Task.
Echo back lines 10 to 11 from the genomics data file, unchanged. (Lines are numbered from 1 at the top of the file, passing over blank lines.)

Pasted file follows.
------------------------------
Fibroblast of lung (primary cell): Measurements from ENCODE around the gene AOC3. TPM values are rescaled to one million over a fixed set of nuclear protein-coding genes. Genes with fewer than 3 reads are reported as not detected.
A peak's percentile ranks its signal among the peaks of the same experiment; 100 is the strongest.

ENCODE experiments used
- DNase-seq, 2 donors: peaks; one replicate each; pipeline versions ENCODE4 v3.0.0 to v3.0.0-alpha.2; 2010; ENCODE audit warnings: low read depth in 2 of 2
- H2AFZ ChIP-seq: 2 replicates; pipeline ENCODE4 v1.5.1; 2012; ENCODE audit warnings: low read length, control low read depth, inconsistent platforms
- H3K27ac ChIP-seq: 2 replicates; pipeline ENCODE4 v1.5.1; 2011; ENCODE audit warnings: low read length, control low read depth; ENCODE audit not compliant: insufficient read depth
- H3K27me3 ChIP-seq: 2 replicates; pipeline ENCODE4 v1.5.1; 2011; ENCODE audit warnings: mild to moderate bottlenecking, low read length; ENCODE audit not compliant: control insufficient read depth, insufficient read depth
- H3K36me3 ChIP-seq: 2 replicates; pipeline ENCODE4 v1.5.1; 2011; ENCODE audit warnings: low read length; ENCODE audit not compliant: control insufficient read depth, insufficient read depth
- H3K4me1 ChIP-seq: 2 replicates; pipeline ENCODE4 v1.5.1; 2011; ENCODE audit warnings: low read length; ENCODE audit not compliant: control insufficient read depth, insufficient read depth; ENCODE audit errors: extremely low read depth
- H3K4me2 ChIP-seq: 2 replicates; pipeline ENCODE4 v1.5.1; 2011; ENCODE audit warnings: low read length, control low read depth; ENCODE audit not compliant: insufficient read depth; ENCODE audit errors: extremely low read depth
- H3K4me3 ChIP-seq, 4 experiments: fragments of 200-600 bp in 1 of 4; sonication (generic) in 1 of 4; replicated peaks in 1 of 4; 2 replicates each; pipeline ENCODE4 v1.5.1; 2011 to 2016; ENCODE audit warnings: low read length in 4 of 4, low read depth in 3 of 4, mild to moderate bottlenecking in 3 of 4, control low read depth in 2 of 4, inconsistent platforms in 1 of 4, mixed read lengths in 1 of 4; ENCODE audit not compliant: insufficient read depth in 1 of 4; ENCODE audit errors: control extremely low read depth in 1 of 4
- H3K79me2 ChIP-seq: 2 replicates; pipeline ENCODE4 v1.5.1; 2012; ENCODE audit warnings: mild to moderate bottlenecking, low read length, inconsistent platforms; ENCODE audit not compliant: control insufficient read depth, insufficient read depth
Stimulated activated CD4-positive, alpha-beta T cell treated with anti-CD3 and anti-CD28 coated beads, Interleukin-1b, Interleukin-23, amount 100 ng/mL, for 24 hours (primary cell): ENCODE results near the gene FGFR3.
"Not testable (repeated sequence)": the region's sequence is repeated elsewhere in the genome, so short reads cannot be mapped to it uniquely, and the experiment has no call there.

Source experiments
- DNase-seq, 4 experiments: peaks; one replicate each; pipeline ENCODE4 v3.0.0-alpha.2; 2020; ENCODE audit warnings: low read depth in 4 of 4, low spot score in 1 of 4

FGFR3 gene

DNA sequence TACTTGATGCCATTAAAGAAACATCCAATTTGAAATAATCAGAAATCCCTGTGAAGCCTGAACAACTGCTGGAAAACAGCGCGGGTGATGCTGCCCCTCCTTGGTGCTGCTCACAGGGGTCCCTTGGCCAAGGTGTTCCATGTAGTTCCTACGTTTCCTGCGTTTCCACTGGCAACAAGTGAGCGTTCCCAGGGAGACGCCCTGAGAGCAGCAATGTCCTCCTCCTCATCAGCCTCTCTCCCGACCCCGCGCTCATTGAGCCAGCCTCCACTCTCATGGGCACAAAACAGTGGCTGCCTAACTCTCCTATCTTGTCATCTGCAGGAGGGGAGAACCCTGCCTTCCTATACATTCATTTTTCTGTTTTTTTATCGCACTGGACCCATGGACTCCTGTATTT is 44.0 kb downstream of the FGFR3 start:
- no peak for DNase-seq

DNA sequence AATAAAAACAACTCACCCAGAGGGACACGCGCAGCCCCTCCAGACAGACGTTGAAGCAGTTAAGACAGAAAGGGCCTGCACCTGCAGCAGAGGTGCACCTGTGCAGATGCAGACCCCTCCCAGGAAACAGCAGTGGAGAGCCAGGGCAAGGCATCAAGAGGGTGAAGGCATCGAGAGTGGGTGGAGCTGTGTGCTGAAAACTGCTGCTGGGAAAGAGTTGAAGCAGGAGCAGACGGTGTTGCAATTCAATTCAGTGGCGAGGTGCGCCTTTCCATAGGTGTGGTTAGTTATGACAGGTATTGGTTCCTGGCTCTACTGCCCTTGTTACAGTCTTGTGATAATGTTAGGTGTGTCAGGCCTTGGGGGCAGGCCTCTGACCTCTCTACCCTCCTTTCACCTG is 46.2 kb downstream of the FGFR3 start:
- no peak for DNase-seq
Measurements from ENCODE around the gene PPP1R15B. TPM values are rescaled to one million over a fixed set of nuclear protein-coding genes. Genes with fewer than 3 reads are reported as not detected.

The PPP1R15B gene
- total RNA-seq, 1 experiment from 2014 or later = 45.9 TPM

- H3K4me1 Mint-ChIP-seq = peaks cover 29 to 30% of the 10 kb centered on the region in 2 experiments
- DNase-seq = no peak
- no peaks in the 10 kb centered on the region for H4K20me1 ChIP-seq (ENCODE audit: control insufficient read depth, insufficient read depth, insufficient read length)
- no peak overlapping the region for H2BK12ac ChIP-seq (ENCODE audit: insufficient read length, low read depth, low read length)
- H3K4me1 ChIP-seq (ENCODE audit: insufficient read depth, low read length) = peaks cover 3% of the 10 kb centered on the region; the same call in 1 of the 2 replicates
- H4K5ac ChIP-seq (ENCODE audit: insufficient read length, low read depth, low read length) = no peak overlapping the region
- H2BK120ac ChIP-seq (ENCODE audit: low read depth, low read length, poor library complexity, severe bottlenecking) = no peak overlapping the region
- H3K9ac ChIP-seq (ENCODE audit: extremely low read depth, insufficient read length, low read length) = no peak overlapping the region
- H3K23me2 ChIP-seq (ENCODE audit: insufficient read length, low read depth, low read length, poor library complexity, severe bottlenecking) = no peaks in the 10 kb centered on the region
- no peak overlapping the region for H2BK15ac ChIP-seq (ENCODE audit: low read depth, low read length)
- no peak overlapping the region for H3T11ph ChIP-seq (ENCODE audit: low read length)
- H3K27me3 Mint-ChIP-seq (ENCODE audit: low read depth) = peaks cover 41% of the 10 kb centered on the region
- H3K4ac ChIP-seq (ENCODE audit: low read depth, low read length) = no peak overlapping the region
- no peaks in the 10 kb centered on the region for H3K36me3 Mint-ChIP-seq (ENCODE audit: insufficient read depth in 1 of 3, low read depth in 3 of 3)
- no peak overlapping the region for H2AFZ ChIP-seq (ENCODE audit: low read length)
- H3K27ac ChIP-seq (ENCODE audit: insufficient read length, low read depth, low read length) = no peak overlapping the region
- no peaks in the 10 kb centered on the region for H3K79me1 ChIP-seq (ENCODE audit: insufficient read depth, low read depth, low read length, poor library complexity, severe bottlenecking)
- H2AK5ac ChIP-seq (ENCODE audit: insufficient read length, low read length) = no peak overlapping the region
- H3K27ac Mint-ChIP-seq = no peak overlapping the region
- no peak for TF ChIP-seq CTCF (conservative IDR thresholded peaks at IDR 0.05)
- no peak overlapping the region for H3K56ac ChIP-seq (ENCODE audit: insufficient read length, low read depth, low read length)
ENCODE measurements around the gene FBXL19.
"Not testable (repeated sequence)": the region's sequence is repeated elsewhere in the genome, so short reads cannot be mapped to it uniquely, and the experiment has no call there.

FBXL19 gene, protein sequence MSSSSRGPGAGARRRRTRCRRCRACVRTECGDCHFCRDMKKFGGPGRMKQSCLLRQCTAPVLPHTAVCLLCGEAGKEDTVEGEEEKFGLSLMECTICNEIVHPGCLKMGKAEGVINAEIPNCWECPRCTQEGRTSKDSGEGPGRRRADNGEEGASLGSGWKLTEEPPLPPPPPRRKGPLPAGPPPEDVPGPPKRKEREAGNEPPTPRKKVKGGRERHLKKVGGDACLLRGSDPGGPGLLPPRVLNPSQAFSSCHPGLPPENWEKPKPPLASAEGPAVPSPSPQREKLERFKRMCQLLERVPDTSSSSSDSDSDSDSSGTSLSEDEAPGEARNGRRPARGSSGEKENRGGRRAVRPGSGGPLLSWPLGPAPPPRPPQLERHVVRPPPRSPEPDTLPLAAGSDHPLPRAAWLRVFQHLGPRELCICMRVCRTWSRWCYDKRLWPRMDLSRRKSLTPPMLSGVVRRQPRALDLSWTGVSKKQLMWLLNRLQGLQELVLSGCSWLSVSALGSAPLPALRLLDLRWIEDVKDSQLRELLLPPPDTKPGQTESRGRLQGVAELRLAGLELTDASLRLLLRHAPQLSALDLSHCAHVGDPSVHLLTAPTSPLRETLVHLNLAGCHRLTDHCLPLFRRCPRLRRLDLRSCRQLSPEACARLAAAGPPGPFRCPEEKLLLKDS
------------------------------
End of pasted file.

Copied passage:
- H3K4me2 ChIP-seq: 2 replicates; pipeline ENCODE4 v1.5.1; 2011; ENCODE audit warnings: low read length, control low read depth; ENCODE audit not compliant: insufficient read depth; ENCODE audit errors: extremely low read depth
- H3K4me3 ChIP-seq, 4 experiments: fragments of 200-600 bp in 1 of 4; sonication (generic) in 1 of 4; replicated peaks in 1 of 4; 2 replicates each; pipeline ENCODE4 v1.5.1; 2011 to 2016; ENCODE audit warnings: low read length in 4 of 4, low read depth in 3 of 4, mild to moderate bottlenecking in 3 of 4, control low read depth in 2 of 4, inconsistent platforms in 1 of 4, mixed read lengths in 1 of 4; ENCODE audit not compliant: insufficient read depth in 1 of 4; ENCODE audit errors: control extremely low read depth in 1 of 4